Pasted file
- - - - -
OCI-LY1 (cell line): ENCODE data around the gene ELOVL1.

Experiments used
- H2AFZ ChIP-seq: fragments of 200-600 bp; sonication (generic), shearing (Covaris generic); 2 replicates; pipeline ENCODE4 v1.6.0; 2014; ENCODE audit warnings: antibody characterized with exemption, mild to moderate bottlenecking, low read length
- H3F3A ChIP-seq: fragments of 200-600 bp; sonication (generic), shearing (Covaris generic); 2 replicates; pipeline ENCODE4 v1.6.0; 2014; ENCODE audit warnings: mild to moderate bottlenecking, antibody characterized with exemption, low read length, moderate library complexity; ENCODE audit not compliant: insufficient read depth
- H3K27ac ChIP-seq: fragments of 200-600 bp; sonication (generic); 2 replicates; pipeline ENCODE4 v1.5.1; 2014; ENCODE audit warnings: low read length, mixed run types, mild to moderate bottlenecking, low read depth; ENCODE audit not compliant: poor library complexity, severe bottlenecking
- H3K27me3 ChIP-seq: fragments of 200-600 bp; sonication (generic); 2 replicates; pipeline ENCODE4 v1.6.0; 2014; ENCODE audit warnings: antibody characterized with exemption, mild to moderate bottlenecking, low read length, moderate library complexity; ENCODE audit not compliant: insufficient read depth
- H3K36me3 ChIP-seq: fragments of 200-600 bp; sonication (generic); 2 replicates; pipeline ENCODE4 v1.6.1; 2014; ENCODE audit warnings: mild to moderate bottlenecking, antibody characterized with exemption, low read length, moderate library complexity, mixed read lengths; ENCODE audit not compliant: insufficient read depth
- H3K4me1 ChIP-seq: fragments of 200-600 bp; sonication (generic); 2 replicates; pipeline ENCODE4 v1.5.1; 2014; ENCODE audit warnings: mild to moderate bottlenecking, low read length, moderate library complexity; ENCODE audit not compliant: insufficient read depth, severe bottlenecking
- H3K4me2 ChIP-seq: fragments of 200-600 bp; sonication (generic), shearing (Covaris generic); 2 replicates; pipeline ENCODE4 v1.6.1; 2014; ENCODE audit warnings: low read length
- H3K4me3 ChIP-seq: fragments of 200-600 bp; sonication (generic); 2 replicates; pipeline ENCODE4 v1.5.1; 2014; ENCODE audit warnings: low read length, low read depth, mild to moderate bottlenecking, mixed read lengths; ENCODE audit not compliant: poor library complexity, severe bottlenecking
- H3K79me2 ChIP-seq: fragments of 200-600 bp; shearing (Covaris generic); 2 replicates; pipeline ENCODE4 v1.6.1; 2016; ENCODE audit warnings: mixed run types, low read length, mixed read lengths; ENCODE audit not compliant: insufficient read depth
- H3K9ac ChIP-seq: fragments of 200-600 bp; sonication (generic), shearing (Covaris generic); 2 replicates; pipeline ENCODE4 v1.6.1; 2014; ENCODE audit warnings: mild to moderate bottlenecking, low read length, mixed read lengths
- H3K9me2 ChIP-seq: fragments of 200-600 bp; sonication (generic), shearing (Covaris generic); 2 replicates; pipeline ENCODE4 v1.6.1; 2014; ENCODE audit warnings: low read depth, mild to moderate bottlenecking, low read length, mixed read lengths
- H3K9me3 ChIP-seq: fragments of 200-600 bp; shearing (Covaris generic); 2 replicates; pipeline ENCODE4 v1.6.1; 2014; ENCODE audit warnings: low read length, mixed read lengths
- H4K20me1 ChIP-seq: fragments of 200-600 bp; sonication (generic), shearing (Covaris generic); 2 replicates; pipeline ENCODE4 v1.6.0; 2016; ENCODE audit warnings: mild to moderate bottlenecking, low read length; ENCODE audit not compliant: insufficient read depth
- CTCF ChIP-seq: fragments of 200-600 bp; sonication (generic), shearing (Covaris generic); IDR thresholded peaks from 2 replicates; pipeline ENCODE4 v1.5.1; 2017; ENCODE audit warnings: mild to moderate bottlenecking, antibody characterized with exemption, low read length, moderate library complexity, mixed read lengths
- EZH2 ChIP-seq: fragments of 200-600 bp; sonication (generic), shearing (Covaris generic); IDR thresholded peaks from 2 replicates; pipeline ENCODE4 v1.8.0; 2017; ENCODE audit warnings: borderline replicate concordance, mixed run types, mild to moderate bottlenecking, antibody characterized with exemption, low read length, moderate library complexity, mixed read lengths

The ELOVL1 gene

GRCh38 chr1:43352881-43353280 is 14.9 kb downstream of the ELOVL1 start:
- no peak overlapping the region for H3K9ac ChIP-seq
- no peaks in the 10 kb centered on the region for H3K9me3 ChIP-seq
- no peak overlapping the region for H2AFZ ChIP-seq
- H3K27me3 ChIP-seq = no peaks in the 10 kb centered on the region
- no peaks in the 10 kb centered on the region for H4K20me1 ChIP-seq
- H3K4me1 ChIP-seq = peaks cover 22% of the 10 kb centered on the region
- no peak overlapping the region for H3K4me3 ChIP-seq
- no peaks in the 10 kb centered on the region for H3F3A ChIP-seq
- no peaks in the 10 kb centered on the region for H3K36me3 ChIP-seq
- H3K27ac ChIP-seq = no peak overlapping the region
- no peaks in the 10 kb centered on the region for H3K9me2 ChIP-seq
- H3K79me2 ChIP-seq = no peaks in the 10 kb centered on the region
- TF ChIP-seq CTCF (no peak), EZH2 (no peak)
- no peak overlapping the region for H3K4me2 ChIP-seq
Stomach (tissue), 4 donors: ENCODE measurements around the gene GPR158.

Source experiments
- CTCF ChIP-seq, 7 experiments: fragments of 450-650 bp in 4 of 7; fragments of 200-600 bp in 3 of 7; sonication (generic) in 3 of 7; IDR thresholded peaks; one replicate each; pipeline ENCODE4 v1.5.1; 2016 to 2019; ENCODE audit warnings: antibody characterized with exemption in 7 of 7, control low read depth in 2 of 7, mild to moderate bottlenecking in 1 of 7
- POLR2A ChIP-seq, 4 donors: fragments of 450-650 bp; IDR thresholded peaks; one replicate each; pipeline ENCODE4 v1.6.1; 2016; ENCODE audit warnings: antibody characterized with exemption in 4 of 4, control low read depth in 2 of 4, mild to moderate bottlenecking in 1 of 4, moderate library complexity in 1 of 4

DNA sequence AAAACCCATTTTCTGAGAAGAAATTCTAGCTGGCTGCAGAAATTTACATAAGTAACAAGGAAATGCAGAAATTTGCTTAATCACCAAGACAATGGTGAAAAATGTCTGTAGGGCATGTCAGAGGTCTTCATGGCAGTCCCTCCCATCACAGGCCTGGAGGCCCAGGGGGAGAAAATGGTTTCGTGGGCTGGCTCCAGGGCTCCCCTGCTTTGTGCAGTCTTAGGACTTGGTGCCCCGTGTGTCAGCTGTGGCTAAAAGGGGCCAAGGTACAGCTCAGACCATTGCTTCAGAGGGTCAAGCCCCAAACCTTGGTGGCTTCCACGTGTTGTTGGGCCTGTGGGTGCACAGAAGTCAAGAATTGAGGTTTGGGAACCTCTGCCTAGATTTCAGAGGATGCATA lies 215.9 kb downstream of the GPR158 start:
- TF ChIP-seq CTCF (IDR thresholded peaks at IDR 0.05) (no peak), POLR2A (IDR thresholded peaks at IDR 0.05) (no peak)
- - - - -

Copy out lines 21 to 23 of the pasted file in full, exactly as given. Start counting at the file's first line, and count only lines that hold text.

- no peaks in the 10 kb centered on the region for H3K9me3 ChIP-seq
- no peak overlapping the region for H2AFZ ChIP-seq
- H3K27me3 ChIP-seq = no peaks in the 10 kb centered on the region